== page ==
3. After all students have presented their statements, discussion of the three proposals should begin
  4. Discussion ends with the panelists voting on which proposal they support (or perhaps a hybrid proposal of their design!)

Student symposium instructions

The Situation:

Many countries in sub-Saharan Africa are facing an HIV epidemic. In some countries over 1/3 of the population is infected with HIV and across the continent nearly 11 million children have been orphaned by AIDS. Currently only approximately 8% of the 4 million people in Sub-Saharan Africa who are in need of anti-retroviral drugs actually have access to those medicines. This symposium is a chance for key stakeholders to share what they know about HIV and to voice their opinions regarding what should be done in Africa.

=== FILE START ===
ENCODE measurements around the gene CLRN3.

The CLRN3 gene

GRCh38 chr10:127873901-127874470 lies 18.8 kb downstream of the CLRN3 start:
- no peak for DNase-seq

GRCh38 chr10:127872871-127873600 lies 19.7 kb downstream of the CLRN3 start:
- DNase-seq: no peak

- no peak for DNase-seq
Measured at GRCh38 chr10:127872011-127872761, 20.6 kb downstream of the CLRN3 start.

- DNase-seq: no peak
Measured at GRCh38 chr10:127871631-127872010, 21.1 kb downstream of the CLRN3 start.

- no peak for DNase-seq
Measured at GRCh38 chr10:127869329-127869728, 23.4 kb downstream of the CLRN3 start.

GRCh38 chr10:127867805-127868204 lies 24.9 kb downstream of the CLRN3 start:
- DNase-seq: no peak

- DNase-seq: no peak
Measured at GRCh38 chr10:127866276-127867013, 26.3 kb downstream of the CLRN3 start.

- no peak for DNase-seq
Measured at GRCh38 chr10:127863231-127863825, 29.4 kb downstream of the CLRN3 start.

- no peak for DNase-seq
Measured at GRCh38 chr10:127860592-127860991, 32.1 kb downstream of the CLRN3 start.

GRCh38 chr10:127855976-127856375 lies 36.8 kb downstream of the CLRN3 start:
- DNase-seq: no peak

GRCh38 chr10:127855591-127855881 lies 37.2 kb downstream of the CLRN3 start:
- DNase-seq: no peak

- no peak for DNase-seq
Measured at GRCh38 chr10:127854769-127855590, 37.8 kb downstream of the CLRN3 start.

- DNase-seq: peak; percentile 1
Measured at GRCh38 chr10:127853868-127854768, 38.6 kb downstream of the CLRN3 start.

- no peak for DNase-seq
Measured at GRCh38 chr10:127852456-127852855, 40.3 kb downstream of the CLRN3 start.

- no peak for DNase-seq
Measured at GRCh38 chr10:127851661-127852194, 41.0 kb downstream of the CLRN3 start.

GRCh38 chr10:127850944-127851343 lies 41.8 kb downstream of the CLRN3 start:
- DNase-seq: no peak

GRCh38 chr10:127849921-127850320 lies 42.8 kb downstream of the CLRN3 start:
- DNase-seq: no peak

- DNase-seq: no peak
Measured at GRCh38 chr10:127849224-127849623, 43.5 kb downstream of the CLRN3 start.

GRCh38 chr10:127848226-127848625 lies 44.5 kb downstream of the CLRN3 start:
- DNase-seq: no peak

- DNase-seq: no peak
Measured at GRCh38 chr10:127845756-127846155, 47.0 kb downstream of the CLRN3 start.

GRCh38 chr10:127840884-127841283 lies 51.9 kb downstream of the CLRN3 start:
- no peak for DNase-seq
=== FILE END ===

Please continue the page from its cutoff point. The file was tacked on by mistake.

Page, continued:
The Decision:

Three proposals have been submitted before this committee regarding how the developed world should respond to the AIDS crisis. Each member of the committee must voice his/her support for one of the three proposals.

  • Proposal #1: To develop and financially support a “safe-sex” education campaign that educates the African populace about HIV transmission and infection. This plan would provide for the free distribution of condoms, “safe sex” education in schools, and abstinence education materials.
  • Proposal #2: To develop and financially support a plan to make most of sub-Saharan Africa economically stable. This plan would entail eliminating African countries’ debt to wealthy nations, developing sustainable agriculture, and building drinking water treatment facilities.